The Most Fun I’ve Ever Had With My Pants On follows two childhood girlfriends Andy and Liv who reunite to scatter Andy’s dad’s ashes from LA to Austin where Liv will audition for the role of a vixen spy in a noir film. Between performing mini-funerals in surreal southwestern landscapes, the girls practice being bad. Hilarious dialog, military cross-dressing, an incredible underground soundtrack, and performances by Sarah Hagan (Freaks and Geeks, Buffy the Vampire Slayer) and writer/director Drew Denny in this mixed media dark comedy that interweaves autobiography, documentary, fiction and camp. (Continental Media)
“The Most Fun I’ve Had With My Pants On is gorgeously shot from beginning to end. In fact, the film’s greatest strength is cinematography and setting. From California to Texas, the starlets are surrounded by Americana landscape in all it’s vast glory. It’s a strikingly polished effort from a first time independent filmmaker.
The film has many areas of strength and one noticeable area of weakness: words. For large swaths of film there is no dialogue, leaving the audience to follow the plot entirely by the expressions on Andy and Liv’s face. I get why Drew Denny kept dialogue to minimum, each locale is interesting in it’s own right. However, there’s only so long anyone can watch a pretty girl in front of a pretty sunset breathe before getting antsy for something to happen. In that sense, The Most Fun I’ve Ever Had With My Pants On reminds me much more of Paris, Texas than Thelma & Louise. Rather than expressing gradual change or internal discourse taking place in each protagonist, Denny wants the audience to guess for themselves, to project our feelings on such lovely and occasionally blank slates. It’s a great idea, but connecting with Andy wasn’t as easy as seeing someone that I liked.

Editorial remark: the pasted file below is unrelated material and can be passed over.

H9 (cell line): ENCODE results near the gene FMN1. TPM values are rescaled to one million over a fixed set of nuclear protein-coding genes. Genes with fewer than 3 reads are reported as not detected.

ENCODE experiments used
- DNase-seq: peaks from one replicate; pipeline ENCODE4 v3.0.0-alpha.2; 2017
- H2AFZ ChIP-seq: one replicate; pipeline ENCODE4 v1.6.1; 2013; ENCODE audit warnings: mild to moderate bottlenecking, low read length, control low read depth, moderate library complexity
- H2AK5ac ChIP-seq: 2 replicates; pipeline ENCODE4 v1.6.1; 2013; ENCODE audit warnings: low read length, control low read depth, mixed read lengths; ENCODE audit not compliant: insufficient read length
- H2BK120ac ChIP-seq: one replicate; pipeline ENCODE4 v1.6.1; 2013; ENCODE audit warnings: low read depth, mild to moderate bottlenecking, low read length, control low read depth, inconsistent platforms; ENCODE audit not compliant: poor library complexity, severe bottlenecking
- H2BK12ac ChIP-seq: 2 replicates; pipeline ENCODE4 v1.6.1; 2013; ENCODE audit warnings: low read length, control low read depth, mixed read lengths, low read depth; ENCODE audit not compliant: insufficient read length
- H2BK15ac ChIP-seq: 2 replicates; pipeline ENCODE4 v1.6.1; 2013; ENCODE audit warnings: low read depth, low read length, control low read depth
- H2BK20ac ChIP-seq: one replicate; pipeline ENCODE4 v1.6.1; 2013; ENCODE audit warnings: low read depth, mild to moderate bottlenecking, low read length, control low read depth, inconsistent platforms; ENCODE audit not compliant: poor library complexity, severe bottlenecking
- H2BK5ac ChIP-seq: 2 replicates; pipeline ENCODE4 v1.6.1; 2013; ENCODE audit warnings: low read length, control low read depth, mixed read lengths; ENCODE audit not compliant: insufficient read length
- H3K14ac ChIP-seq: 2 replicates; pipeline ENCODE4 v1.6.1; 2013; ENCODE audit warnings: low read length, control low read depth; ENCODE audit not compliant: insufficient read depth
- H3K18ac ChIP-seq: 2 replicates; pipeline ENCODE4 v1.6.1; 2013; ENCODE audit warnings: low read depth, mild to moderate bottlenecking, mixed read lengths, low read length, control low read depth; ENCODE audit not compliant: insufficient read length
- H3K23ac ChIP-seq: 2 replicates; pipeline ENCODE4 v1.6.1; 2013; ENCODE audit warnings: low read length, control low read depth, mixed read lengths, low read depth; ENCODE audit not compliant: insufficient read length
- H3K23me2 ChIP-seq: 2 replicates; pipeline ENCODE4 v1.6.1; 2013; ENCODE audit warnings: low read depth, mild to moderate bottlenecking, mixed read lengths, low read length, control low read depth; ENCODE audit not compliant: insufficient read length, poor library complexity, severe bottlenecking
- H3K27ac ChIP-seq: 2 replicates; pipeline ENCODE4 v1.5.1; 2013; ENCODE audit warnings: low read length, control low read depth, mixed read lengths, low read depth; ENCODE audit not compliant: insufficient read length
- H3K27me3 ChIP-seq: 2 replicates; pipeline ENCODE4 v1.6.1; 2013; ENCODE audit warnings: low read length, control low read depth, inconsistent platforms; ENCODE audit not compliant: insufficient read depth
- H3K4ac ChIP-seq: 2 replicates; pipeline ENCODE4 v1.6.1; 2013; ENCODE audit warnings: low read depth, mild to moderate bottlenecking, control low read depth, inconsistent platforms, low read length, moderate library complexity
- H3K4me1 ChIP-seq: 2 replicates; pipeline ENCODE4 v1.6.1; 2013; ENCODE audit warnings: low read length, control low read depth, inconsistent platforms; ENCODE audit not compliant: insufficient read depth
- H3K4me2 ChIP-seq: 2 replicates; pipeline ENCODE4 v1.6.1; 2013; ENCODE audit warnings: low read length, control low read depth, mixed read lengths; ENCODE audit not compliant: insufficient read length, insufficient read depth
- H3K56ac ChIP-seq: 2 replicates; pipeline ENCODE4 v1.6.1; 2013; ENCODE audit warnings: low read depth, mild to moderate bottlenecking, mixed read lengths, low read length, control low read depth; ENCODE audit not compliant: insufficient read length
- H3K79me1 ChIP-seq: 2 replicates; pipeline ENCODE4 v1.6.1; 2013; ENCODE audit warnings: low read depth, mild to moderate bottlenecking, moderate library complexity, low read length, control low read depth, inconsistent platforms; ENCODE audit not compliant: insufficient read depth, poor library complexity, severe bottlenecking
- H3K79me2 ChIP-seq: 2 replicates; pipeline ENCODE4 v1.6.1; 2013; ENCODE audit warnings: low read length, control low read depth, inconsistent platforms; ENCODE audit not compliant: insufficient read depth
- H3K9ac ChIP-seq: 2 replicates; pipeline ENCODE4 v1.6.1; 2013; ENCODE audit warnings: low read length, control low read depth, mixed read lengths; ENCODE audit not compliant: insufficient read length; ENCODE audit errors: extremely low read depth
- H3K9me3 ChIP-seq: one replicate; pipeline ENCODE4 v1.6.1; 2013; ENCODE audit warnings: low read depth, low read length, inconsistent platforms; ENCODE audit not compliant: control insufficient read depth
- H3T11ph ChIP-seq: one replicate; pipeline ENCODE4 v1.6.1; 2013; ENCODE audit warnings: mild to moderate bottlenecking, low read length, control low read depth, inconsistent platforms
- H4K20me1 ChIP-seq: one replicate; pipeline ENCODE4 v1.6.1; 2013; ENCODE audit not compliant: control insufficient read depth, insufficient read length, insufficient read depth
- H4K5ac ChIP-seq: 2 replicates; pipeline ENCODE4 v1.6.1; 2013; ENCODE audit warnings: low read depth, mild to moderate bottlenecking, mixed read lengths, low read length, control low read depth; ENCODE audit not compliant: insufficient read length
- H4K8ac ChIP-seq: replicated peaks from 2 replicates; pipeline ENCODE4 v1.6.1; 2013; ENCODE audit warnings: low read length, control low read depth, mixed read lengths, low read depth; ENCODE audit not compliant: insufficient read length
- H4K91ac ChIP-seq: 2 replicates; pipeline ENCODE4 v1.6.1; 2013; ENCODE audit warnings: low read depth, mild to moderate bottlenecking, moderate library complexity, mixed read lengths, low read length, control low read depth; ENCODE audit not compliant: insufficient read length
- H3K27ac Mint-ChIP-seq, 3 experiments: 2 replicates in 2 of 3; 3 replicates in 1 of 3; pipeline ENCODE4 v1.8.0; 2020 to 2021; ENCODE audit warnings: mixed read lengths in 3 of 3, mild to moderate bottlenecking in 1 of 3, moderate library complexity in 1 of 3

When words are spoken in the film, they’re almost exclusively in conversation between Andy and Liv. Although Andy might be making the journey in honor of her father, the important relationship in is between Andy and Liv. You’re probably wondering (I certainly was) if anything gay goes down between Andy and Liv, or Andy and anyone for that matter. In the one scene where there is a shadow of sexual tension between the two, it is made painfully clear that one of the two sees the other without a trace of attraction. Actually, that scene was the most interesting interaction.
Andy and Liv are attractive characters, but somewhat one-dimensional. Dialogue between the two is entertaining but occasionally repetitive, and there needs to be more of it to flesh out who the girls are and what they really want. They are both distinct and attractive, but lacking depth. The dialogue, when there is dialogue, flows naturally for both Andy and Liv.
The Most Fun I’ve Had With My Pants On is a good movie and great debut for Denny. Her lovely and slightly surreal aesthetic is a pleasure to watch, as well as her charming heroines. Like a good dream, it leaves you enchanted but also wondering what it was all about.” (AfterEllen.com)
“…Those hopes oerflow the simple plot of Drew Denny’s The Most Fun I’ve Had with My Pants On, a road movie that refutes the pandering cynicism of Thelma & Louise. Denny trusts her two characters (played engagingly by Denny and Sarah Hagan) to entertain the audience through basic identification with their humor, loyalty and fascination at nature, people and life’s potential. Their optimistic journey cues the film’s ebullience (impressively shot by Will Basanta) so that the ups and downs of friendship become the film’s subject. It’s lively, bountiful and it offers a vision.” (Cityarts.info)